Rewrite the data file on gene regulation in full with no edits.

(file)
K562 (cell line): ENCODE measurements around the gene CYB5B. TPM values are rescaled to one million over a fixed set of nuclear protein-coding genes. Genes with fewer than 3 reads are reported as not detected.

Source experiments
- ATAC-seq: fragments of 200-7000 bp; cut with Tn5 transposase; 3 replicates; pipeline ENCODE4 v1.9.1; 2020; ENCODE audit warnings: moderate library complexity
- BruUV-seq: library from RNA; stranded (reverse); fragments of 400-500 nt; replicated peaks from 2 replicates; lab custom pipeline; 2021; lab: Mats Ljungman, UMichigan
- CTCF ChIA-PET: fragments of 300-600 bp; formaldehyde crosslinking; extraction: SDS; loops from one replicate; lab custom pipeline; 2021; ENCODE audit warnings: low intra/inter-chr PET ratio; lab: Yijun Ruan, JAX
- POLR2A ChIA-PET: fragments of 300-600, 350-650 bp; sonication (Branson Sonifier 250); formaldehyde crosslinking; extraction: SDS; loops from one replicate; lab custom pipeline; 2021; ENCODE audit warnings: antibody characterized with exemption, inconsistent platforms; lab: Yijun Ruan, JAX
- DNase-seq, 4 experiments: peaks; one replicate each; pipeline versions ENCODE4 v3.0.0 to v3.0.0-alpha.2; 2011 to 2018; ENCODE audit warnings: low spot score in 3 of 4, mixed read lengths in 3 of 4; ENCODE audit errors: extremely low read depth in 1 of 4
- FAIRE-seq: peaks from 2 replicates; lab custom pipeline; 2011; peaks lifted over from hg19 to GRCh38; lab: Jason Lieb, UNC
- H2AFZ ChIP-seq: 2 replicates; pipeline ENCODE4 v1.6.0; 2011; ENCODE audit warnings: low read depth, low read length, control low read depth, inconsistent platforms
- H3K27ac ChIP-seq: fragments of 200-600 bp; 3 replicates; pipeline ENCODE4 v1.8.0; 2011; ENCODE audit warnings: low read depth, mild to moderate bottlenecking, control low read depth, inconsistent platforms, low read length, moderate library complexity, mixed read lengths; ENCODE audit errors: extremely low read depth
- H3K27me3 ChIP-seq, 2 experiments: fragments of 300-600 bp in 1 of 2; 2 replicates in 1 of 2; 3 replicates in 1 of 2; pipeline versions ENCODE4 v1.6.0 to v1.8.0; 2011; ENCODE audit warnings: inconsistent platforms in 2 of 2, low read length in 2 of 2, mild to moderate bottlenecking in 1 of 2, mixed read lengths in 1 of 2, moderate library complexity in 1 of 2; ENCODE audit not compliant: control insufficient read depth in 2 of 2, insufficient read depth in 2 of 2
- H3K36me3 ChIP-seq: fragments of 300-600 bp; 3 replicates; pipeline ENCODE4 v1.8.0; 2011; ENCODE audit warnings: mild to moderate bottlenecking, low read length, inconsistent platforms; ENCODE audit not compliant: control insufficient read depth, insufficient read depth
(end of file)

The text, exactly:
K562 (cell line): ENCODE measurements around the gene CYB5B. TPM values are rescaled to one million over a fixed set of nuclear protein-coding genes. Genes with fewer than 3 reads are reported as not detected.

Source experiments
- ATAC-seq: fragments of 200-7000 bp; cut with Tn5 transposase; 3 replicates; pipeline ENCODE4 v1.9.1; 2020; ENCODE audit warnings: moderate library complexity
- BruUV-seq: library from RNA; stranded (reverse); fragments of 400-500 nt; replicated peaks from 2 replicates; lab custom pipeline; 2021; lab: Mats Ljungman, UMichigan
- CTCF ChIA-PET: fragments of 300-600 bp; formaldehyde crosslinking; extraction: SDS; loops from one replicate; lab custom pipeline; 2021; ENCODE audit warnings: low intra/inter-chr PET ratio; lab: Yijun Ruan, JAX
- POLR2A ChIA-PET: fragments of 300-600, 350-650 bp; sonication (Branson Sonifier 250); formaldehyde crosslinking; extraction: SDS; loops from one replicate; lab custom pipeline; 2021; ENCODE audit warnings: antibody characterized with exemption, inconsistent platforms; lab: Yijun Ruan, JAX
- DNase-seq, 4 experiments: peaks; one replicate each; pipeline versions ENCODE4 v3.0.0 to v3.0.0-alpha.2; 2011 to 2018; ENCODE audit warnings: low spot score in 3 of 4, mixed read lengths in 3 of 4; ENCODE audit errors: extremely low read depth in 1 of 4
- FAIRE-seq: peaks from 2 replicates; lab custom pipeline; 2011; peaks lifted over from hg19 to GRCh38; lab: Jason Lieb, UNC
- H2AFZ ChIP-seq: 2 replicates; pipeline ENCODE4 v1.6.0; 2011; ENCODE audit warnings: low read depth, low read length, control low read depth, inconsistent platforms
- H3K27ac ChIP-seq: fragments of 200-600 bp; 3 replicates; pipeline ENCODE4 v1.8.0; 2011; ENCODE audit warnings: low read depth, mild to moderate bottlenecking, control low read depth, inconsistent platforms, low read length, moderate library complexity, mixed read lengths; ENCODE audit errors: extremely low read depth
- H3K27me3 ChIP-seq, 2 experiments: fragments of 300-600 bp in 1 of 2; 2 replicates in 1 of 2; 3 replicates in 1 of 2; pipeline versions ENCODE4 v1.6.0 to v1.8.0; 2011; ENCODE audit warnings: inconsistent platforms in 2 of 2, low read length in 2 of 2, mild to moderate bottlenecking in 1 of 2, mixed read lengths in 1 of 2, moderate library complexity in 1 of 2; ENCODE audit not compliant: control insufficient read depth in 2 of 2, insufficient read depth in 2 of 2
- H3K36me3 ChIP-seq: fragments of 300-600 bp; 3 replicates; pipeline ENCODE4 v1.8.0; 2011; ENCODE audit warnings: mild to moderate bottlenecking, low read length, inconsistent platforms; ENCODE audit not compliant: control insufficient read depth, insufficient read depth